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Russian security service agents likely targeted Roman Anin, the editor-in-chief of the Istories news outlet, for his investigative reporting on a high-profile ally of Russian President Vladimir Putin.
Members of Russia's Federal Security Service (FSB) on Friday conducted a raid of a Moscow apartment belonging to Roman Anin, a prominent journalist who serves as the editor-in-chief of the investigative media outlet Istories. His editorial colleagues have been unable to reach Anin since the raid.
"A few minutes ago, we learned that FSB officers came to the Istories editor-in-chief, Roman Anin… Roman is unreachable," Istories announced in a post on its Telegram account. Anin's lawyer, Anna Stavitskaya, said the journalist had been taken to Russia's Investigative Committee as part of an inquiry into "violation of privacy by abusing his professional functions."
A video posted on Istories' Twitter account showed Anin being taken away for questioning.
The 34-year-old journalist previously worked for the Moscow-based Novaya Gazeta newspaper, a prominent opposition outlet. His arrest is likely tied to a 2016 article he wrote in the newspaper, where he alleged Russian oligarch Igor Sechin's wife owned a yacht worth $100 million (€84 million).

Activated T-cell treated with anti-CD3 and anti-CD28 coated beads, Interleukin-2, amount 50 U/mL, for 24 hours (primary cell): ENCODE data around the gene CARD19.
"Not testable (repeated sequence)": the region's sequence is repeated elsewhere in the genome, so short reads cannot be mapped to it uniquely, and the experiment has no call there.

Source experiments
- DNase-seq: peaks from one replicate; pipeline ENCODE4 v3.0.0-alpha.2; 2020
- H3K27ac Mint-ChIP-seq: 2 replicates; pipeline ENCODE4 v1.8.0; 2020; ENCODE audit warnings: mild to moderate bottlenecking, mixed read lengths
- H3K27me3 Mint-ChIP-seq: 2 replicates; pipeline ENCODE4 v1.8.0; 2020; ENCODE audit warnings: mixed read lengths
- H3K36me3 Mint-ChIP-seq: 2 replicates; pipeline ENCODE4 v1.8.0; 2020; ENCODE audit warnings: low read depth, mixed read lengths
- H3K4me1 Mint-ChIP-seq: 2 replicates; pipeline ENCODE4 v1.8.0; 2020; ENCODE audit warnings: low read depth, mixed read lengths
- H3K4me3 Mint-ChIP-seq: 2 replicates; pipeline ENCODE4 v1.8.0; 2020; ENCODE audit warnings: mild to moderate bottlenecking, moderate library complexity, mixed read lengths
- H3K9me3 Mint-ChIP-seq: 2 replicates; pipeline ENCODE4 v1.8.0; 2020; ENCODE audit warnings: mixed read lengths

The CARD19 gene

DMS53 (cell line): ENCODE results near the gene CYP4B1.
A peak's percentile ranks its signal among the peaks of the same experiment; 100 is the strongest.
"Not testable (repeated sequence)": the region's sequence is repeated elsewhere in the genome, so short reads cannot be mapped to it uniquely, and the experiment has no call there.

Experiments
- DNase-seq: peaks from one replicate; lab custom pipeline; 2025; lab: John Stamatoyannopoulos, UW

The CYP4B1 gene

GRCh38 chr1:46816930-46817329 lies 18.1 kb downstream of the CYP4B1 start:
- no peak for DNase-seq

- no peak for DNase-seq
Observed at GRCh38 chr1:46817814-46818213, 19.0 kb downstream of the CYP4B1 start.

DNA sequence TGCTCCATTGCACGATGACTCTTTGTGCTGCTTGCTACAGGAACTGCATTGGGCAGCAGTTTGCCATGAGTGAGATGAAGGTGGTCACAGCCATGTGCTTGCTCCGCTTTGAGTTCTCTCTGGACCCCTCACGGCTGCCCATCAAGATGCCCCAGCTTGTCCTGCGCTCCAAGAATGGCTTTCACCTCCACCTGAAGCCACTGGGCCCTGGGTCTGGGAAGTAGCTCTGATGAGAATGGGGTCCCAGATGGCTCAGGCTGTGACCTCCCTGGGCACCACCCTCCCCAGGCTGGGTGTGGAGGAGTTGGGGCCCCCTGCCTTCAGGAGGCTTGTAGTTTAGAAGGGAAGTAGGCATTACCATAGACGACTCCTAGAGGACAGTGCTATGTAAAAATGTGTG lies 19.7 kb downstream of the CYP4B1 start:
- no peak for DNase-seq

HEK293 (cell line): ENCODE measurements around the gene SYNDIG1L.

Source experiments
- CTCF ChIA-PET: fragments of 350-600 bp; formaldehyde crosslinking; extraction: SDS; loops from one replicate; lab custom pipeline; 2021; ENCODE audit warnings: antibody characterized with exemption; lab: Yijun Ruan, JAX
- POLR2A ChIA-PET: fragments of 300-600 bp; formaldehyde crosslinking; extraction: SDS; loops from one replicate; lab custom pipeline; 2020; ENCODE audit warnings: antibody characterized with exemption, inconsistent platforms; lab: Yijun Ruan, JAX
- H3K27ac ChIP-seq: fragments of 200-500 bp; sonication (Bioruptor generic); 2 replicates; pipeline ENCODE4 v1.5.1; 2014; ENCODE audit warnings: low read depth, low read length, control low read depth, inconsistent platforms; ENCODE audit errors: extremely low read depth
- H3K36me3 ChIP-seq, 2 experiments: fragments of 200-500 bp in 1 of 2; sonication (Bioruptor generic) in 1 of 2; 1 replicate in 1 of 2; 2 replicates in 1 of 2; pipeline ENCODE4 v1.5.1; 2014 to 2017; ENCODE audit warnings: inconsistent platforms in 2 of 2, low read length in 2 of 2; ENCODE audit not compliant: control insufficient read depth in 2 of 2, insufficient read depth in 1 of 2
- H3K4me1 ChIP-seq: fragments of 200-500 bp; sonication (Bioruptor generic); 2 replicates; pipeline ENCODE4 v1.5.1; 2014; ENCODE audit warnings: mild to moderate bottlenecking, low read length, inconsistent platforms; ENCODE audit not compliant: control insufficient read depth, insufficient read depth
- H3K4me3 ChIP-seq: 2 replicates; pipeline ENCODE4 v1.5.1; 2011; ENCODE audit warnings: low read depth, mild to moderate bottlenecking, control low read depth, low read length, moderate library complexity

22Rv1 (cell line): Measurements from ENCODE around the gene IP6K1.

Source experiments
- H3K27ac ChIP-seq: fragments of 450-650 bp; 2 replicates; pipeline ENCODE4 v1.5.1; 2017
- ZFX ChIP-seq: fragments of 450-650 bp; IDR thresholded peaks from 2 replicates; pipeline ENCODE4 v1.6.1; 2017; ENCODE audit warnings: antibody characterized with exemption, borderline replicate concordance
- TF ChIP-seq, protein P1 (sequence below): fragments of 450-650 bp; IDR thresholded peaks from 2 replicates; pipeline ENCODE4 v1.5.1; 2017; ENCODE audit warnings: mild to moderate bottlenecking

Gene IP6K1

Sechin, the CEO of the state-owned Rosneft energy firm and a close ally of Russian President Vladimir Putin, filed a legal complaint about the report, with Novaya Gazeta later found guilty of defamation. The newspaper's editorial board now claims the authorities are targeting Anin for revenge after the case was reopened in March.
"Everything that is happening now with Roman Anin is revenge," the newspaper said in a statement. "We will by all legal means and publicly protect our friend and colleague."
Istories, which stands for "Important Stories," has published multiple reports on corruption and the FSB. The outlet has reported on the FSB's treatment of Kremlin critic Alexei Navalny and the wealth of Kirill Shamalov, a Russian businessman and ex-son-in-law of Putin.
Russian journalists face immense danger for investigative reporting on the Kremlin's activities. Six Novaya Gazeta reporters have been killed since 2001, with the most famous case being the unsolved 2006 murder of Anna Politkovskaya, who was critical of Russia's military during the Second Chechen War.
Russia is ranked 149 out of 179 countries in terms of press freedom, according to Paris-based media advocacy group Reporters without Borders. Washington, D.C.-based watchdog Freedom House characterizes Putin's Russia as "not free," claiming the Kremlin has broad authority to crack down on dissenting media and speech due to vague extremism laws.
wd/sms (Reuters, AFP)